Lawmakers in Missouri discuss updating HIV bill written in the 1980s

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SPRINGFIELD, Mo. — Missouri lawmakers are working to update a bill that could send a person with HIV to prison for up to 15 years.

Right now, if an HIV-positive individual knowingly transmits HIV to another person, they are looking at time behind bars.

“The relationship ended and the person felt that it was necessary for them to press charges against me for not disclosing my HIV status,” said Robert Suttle, a man living with HIV.

The current Missouri HIV criminalization bill written in the 1980s has the same language as the one Suttle had encountered in Louisiana.

An individual can be charged with criminal offenses even if the HIV positive individual takes precautions to prevent transmission.

“There’s Antiretroviral treatment for the preson with HIV and there’s also prep which is for people who are HIV negative,” said Suttle.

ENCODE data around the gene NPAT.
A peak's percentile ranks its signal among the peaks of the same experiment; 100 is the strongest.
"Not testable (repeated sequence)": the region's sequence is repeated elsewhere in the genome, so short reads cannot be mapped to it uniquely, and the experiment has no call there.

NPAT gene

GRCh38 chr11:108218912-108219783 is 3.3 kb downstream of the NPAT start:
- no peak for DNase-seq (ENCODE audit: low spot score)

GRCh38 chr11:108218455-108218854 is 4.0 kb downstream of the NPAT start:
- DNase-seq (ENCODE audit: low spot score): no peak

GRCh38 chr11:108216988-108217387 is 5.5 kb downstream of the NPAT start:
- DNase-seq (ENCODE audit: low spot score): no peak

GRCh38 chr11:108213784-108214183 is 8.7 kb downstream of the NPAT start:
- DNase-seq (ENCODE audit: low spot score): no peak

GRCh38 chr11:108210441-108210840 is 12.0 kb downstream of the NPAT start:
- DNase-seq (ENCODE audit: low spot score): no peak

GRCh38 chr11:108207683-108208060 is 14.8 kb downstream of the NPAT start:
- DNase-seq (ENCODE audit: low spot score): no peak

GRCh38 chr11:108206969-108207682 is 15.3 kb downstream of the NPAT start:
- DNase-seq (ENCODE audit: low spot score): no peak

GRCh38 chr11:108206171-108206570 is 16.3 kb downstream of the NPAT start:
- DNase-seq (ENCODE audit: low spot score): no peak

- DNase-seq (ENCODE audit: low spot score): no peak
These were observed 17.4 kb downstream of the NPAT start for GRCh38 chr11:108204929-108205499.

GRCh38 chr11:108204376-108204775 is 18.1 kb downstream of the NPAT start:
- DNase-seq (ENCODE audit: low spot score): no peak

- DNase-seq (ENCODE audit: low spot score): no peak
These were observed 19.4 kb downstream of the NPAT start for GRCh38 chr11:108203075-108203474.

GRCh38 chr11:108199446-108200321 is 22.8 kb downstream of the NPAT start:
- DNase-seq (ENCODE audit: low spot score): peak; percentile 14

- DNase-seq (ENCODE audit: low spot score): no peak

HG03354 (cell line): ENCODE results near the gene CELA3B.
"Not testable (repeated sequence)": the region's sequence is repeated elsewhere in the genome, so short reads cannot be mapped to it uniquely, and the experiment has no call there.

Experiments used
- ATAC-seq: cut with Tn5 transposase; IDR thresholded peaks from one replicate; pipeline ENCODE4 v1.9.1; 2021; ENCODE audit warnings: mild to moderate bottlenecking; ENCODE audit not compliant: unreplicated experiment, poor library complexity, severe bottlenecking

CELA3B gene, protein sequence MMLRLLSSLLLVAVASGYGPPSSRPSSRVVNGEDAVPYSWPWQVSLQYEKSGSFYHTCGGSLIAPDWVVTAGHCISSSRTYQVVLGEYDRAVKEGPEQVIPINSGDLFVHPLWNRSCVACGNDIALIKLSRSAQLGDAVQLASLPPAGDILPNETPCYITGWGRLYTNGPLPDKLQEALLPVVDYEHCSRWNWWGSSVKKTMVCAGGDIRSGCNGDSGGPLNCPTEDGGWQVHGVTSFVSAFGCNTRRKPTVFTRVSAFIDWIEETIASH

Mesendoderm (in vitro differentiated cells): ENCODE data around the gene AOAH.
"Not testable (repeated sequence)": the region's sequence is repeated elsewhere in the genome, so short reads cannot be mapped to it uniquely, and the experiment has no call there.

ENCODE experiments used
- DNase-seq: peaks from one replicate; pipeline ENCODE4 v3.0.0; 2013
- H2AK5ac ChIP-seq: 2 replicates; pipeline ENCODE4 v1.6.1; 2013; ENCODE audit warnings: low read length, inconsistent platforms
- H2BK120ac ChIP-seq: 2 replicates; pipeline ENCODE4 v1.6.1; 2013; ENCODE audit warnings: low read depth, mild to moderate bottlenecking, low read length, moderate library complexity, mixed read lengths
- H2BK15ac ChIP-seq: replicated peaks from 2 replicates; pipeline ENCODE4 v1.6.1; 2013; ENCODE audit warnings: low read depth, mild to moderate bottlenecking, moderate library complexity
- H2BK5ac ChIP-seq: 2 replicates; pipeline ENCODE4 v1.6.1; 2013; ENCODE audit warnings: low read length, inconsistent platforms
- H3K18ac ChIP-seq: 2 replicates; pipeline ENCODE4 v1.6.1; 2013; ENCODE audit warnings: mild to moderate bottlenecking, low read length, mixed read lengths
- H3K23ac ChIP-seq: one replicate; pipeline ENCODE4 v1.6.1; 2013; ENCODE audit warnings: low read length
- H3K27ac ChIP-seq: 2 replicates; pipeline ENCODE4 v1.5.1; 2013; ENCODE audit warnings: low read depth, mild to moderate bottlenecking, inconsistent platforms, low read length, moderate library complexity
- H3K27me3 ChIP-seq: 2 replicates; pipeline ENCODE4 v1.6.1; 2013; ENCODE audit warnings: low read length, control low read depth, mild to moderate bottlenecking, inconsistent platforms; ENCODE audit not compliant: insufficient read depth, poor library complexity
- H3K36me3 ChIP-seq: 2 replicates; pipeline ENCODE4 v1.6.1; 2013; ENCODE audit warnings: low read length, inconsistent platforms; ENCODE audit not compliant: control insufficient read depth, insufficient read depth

Lynne Meyerkord with AIDS Project of the Ozarks said it is now time to revise the bill to reflect current science and medical resources.

“So between the prevention medication and the medication to surpress the virus, people basically aren’t contagious sexually.”

Representative Phil Christofanelli (R) District 105 said he agrees to an update of the bill.

“HIV has become a manageable disease,” said Christofanelli.

If the bill passes, it would provide a defense to any criminal liability if two people consented to have sex. The bill would also include people with HPV and Hepatitis.

For more information, watch reporter Frances Lin’s full-length story in the digital extra.

Copyright 2021 Nexstar Inc. All rights reserved. This material may not be published, broadcast, rewritten, or redistributed.

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